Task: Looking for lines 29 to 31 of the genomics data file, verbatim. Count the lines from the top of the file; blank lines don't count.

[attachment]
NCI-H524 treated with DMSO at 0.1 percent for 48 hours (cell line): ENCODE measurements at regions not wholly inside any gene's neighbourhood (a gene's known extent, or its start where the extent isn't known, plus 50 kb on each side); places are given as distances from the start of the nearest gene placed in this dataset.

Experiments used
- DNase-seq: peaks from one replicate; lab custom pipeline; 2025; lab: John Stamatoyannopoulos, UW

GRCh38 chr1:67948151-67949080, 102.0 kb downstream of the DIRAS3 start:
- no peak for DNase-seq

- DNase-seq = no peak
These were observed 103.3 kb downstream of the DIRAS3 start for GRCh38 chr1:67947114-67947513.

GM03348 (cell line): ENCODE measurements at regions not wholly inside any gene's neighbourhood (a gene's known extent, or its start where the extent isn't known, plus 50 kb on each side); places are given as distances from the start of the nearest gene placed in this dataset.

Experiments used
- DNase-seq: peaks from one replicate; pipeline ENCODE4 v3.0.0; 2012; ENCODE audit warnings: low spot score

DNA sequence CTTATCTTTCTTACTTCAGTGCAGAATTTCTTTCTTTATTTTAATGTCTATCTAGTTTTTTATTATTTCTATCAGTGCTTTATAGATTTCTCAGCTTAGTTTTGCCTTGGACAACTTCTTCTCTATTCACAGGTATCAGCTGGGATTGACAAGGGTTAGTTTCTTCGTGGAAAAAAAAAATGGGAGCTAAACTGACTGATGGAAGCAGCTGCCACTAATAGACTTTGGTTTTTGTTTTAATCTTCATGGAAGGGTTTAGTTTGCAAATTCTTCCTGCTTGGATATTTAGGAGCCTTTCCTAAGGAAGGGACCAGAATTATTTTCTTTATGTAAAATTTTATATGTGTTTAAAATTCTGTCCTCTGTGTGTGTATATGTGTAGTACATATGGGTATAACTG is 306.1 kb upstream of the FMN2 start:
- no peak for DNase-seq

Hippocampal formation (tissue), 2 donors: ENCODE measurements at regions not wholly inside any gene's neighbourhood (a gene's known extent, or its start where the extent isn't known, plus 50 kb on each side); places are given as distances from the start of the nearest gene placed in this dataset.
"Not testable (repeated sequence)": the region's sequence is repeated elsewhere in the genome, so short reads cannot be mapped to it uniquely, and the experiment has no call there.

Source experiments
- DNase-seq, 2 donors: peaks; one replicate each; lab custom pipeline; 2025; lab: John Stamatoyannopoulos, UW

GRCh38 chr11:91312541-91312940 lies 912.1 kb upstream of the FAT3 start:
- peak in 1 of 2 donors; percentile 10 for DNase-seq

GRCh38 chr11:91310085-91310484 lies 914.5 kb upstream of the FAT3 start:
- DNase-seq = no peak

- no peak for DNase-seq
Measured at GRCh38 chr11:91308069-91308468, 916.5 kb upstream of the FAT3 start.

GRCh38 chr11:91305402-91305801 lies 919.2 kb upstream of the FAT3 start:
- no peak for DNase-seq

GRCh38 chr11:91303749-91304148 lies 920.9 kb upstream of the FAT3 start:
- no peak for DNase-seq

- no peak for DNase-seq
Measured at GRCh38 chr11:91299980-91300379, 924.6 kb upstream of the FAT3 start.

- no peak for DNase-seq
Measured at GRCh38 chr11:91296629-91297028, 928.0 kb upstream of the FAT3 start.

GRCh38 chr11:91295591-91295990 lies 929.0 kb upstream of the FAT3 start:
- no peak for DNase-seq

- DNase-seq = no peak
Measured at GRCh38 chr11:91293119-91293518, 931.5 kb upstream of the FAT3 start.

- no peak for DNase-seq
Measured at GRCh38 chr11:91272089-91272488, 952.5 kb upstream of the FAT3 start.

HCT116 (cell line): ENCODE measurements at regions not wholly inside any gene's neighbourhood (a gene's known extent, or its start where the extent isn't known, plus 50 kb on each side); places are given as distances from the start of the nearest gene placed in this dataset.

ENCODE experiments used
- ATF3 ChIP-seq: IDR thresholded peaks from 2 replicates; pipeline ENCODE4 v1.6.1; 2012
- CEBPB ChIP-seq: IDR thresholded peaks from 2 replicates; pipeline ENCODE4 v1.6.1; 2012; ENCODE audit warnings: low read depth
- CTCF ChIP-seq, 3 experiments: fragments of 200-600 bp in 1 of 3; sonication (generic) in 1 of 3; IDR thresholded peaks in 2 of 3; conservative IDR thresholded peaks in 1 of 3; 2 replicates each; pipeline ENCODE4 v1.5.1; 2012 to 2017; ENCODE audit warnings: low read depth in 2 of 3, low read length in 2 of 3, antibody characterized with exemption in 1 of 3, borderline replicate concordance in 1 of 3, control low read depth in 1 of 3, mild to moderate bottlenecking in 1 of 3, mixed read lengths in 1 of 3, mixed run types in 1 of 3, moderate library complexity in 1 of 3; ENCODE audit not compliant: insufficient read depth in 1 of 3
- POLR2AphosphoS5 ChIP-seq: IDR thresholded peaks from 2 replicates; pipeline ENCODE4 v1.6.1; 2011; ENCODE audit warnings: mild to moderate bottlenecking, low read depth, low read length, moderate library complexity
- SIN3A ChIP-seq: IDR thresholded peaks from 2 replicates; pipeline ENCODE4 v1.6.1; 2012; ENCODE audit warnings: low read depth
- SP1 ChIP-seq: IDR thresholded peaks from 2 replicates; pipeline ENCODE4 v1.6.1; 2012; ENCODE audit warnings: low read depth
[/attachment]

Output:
- no peak for DNase-seq
Measured at GRCh38 chr11:91296629-91297028, 928.0 kb upstream of the FAT3 start.

GRCh38 chr11:91295591-91295990 lies 929.0 kb upstream of the FAT3 start: